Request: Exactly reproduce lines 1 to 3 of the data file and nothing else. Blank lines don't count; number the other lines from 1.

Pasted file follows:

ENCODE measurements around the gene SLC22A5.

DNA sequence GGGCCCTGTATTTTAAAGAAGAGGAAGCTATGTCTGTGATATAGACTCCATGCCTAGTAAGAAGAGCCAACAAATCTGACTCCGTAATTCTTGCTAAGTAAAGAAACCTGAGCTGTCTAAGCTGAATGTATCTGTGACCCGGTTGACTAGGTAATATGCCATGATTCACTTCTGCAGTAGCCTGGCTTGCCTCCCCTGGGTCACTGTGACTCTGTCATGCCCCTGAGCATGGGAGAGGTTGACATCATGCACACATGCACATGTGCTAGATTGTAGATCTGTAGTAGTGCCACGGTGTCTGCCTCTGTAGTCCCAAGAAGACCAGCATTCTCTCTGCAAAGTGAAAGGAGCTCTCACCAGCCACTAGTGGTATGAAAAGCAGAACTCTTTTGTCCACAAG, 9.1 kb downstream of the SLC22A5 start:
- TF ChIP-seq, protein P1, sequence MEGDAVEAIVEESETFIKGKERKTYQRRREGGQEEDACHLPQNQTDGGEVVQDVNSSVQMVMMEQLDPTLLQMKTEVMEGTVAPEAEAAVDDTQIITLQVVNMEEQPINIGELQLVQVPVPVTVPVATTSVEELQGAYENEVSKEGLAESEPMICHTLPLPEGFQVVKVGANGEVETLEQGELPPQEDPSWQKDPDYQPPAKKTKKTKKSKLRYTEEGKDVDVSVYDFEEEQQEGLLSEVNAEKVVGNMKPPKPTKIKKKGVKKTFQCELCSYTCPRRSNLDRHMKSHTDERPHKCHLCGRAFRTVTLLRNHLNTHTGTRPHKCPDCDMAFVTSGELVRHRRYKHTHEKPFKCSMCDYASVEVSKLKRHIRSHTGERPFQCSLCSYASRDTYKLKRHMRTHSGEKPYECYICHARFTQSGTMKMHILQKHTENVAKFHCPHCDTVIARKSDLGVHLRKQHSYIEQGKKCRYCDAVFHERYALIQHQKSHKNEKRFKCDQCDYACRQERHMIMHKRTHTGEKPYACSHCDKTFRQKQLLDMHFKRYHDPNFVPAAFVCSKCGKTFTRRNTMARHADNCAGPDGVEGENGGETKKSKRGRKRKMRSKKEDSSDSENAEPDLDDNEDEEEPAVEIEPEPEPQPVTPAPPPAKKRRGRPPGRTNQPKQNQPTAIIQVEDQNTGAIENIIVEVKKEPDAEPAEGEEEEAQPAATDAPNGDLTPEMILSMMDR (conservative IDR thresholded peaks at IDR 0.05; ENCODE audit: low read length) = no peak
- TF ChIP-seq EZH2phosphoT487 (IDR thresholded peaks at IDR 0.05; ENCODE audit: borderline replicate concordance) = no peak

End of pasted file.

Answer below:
ENCODE measurements around the gene SLC22A5.

DNA sequence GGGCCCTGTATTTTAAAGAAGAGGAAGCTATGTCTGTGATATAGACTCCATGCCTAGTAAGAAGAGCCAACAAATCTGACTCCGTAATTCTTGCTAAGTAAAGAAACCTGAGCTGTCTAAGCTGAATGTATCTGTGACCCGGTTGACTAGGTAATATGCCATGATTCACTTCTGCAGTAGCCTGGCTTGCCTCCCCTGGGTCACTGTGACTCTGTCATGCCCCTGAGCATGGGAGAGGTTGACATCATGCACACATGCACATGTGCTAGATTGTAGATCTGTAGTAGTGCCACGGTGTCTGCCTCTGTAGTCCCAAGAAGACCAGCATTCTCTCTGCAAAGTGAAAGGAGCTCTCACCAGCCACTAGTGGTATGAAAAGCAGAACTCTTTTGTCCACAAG, 9.1 kb downstream of the SLC22A5 start:
- TF ChIP-seq, protein P1, sequence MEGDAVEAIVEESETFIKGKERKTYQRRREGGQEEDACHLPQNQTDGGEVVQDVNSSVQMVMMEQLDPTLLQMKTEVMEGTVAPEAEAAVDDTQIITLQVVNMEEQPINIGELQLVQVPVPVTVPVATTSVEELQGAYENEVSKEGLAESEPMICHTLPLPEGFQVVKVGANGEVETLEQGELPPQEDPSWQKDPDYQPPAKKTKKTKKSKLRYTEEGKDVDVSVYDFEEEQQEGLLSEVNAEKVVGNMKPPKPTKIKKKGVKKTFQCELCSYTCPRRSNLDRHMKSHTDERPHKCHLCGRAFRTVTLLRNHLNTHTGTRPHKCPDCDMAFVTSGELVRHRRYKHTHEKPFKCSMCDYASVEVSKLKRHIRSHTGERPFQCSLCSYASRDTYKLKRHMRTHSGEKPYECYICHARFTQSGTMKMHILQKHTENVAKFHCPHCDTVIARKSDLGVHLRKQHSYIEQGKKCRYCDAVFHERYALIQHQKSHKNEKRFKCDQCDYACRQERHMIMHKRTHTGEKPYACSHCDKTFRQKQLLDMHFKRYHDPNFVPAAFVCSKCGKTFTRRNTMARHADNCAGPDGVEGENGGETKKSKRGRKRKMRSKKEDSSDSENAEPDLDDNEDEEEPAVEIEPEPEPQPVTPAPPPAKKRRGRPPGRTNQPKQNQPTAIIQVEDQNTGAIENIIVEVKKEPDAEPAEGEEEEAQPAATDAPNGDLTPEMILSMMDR (conservative IDR thresholded peaks at IDR 0.05; ENCODE audit: low read length) = no peak